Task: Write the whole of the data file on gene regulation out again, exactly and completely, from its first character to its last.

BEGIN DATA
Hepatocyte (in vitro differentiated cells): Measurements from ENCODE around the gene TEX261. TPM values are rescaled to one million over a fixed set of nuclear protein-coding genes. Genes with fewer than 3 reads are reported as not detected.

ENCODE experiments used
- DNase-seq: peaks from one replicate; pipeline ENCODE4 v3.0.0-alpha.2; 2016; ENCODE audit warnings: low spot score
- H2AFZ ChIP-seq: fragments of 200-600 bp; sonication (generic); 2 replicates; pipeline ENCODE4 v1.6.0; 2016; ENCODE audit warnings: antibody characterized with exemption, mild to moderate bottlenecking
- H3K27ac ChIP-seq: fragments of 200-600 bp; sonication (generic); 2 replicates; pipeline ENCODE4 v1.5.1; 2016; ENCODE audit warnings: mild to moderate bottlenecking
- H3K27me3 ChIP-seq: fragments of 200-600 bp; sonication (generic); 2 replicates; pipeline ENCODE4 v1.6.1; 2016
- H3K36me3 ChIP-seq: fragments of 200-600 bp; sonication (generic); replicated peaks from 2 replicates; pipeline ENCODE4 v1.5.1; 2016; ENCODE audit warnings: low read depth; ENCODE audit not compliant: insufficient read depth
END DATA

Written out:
Hepatocyte (in vitro differentiated cells): Measurements from ENCODE around the gene TEX261. TPM values are rescaled to one million over a fixed set of nuclear protein-coding genes. Genes with fewer than 3 reads are reported as not detected.

ENCODE experiments used
- DNase-seq: peaks from one replicate; pipeline ENCODE4 v3.0.0-alpha.2; 2016; ENCODE audit warnings: low spot score
- H2AFZ ChIP-seq: fragments of 200-600 bp; sonication (generic); 2 replicates; pipeline ENCODE4 v1.6.0; 2016; ENCODE audit warnings: antibody characterized with exemption, mild to moderate bottlenecking
- H3K27ac ChIP-seq: fragments of 200-600 bp; sonication (generic); 2 replicates; pipeline ENCODE4 v1.5.1; 2016; ENCODE audit warnings: mild to moderate bottlenecking
- H3K27me3 ChIP-seq: fragments of 200-600 bp; sonication (generic); 2 replicates; pipeline ENCODE4 v1.6.1; 2016
- H3K36me3 ChIP-seq: fragments of 200-600 bp; sonication (generic); replicated peaks from 2 replicates; pipeline ENCODE4 v1.5.1; 2016; ENCODE audit warnings: low read depth; ENCODE audit not compliant: insufficient read depth